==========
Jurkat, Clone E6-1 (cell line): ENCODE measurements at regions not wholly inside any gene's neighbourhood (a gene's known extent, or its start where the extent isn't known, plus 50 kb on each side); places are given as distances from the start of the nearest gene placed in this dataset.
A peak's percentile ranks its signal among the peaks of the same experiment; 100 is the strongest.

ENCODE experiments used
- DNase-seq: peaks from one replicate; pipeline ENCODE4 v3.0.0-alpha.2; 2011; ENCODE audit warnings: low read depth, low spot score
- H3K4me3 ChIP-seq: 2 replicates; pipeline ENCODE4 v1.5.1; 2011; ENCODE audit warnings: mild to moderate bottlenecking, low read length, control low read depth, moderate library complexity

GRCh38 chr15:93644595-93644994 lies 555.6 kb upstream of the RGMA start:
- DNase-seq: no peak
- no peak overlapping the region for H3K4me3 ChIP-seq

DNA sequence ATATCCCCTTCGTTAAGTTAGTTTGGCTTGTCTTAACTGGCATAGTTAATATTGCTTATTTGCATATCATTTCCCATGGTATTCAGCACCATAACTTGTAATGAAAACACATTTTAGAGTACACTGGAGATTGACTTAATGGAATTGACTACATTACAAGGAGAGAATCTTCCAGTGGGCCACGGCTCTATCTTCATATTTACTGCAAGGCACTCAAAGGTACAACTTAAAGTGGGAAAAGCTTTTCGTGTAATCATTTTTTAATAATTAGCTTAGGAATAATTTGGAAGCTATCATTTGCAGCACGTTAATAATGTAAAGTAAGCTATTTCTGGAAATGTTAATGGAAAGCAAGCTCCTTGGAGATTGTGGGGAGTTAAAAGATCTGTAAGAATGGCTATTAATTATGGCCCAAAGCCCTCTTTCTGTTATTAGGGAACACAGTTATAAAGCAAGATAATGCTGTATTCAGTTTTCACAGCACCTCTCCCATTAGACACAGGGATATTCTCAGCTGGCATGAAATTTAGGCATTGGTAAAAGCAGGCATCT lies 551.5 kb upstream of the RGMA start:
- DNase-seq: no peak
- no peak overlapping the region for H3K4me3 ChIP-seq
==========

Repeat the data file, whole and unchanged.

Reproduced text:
Jurkat, Clone E6-1 (cell line): ENCODE measurements at regions not wholly inside any gene's neighbourhood (a gene's known extent, or its start where the extent isn't known, plus 50 kb on each side); places are given as distances from the start of the nearest gene placed in this dataset.
A peak's percentile ranks its signal among the peaks of the same experiment; 100 is the strongest.

ENCODE experiments used
- DNase-seq: peaks from one replicate; pipeline ENCODE4 v3.0.0-alpha.2; 2011; ENCODE audit warnings: low read depth, low spot score
- H3K4me3 ChIP-seq: 2 replicates; pipeline ENCODE4 v1.5.1; 2011; ENCODE audit warnings: mild to moderate bottlenecking, low read length, control low read depth, moderate library complexity

GRCh38 chr15:93644595-93644994 lies 555.6 kb upstream of the RGMA start:
- DNase-seq: no peak
- no peak overlapping the region for H3K4me3 ChIP-seq

DNA sequence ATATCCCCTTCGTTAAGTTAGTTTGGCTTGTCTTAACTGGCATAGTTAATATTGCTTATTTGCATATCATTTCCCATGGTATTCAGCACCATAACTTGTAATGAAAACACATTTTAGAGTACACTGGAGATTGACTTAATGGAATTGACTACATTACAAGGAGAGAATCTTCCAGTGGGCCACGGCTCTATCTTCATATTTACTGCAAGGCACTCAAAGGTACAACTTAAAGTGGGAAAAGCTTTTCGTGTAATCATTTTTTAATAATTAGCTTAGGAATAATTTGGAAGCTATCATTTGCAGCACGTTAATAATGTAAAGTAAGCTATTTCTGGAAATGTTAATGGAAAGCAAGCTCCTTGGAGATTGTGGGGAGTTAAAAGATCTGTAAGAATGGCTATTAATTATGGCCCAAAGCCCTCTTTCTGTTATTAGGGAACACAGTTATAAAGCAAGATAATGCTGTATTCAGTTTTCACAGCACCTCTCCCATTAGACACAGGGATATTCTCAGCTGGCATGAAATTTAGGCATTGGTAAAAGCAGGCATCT lies 551.5 kb upstream of the RGMA start:
- DNase-seq: no peak
- no peak overlapping the region for H3K4me3 ChIP-seq